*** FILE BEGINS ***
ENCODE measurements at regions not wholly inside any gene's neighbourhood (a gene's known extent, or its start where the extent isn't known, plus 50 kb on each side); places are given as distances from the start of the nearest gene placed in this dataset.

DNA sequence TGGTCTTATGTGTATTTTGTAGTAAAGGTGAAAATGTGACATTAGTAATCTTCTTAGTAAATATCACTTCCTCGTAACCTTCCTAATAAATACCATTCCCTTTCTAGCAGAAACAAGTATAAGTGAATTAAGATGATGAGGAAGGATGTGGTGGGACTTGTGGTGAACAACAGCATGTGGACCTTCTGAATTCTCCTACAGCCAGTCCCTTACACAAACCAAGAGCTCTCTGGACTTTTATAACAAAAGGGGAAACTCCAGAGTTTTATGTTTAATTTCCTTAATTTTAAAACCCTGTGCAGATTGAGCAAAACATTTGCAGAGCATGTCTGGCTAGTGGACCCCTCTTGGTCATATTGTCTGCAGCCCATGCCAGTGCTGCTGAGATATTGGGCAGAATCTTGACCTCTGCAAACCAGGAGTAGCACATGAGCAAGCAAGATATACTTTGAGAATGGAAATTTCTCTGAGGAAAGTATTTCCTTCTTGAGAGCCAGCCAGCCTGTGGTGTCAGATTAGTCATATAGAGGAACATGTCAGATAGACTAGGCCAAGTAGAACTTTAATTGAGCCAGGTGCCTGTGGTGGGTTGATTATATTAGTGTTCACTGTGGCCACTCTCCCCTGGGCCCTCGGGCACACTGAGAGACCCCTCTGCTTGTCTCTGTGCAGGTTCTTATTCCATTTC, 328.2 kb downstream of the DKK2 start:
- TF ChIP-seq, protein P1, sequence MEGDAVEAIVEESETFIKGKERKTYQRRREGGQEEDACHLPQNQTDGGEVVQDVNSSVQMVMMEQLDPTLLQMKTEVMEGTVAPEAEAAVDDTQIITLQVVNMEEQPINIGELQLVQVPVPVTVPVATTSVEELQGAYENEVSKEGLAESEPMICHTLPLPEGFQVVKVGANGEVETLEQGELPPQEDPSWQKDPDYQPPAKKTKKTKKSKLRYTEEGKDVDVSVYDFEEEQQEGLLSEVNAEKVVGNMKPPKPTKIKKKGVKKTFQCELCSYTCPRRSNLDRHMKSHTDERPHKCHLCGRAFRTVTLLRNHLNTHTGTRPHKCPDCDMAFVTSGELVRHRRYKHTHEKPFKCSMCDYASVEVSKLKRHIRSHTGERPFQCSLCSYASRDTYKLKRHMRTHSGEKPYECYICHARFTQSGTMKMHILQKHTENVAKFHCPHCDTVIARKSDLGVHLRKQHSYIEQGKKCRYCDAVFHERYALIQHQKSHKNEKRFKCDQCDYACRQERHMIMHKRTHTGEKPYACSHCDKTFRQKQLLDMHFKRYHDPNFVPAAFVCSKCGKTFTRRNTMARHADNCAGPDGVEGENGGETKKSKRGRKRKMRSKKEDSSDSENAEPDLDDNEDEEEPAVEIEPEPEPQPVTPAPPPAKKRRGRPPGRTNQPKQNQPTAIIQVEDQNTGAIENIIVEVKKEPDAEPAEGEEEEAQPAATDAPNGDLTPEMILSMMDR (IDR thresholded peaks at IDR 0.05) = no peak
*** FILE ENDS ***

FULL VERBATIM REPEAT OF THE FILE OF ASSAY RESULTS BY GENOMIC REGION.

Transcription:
ENCODE measurements at regions not wholly inside any gene's neighbourhood (a gene's known extent, or its start where the extent isn't known, plus 50 kb on each side); places are given as distances from the start of the nearest gene placed in this dataset.

DNA sequence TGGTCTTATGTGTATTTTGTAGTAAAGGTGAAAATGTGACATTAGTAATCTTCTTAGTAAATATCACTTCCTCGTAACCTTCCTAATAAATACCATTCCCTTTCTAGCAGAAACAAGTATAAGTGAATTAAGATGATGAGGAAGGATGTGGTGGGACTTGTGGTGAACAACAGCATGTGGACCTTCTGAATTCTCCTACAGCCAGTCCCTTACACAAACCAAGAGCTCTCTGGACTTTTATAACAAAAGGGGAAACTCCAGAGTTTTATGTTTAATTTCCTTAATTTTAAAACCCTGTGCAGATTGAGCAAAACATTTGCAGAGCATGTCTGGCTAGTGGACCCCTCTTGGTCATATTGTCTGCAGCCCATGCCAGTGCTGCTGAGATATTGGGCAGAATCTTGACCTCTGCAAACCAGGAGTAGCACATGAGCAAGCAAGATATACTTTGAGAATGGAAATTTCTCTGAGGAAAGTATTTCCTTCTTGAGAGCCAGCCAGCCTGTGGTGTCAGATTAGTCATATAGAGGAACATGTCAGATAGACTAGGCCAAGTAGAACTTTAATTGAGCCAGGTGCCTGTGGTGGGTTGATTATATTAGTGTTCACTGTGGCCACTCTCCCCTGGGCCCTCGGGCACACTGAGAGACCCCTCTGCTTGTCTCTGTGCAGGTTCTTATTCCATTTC, 328.2 kb downstream of the DKK2 start:
- TF ChIP-seq, protein P1, sequence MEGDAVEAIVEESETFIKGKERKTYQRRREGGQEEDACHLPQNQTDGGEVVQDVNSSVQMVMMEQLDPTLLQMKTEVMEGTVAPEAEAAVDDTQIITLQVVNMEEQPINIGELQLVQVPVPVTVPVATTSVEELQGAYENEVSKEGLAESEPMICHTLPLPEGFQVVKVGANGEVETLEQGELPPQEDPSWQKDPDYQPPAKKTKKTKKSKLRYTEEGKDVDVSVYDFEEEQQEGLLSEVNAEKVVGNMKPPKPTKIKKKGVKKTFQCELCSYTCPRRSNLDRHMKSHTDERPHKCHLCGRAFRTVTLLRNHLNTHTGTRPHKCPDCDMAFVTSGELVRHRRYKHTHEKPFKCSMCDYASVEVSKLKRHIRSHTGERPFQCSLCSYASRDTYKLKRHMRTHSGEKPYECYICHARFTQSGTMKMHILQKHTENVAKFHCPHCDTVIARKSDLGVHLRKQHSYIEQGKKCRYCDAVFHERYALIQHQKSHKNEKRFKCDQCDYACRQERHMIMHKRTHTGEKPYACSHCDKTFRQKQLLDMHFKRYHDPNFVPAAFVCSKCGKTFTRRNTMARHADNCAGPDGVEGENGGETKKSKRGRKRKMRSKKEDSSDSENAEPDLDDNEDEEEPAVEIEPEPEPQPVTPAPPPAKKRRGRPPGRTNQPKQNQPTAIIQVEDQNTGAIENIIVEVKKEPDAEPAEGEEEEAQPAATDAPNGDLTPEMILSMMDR (IDR thresholded peaks at IDR 0.05) = no peak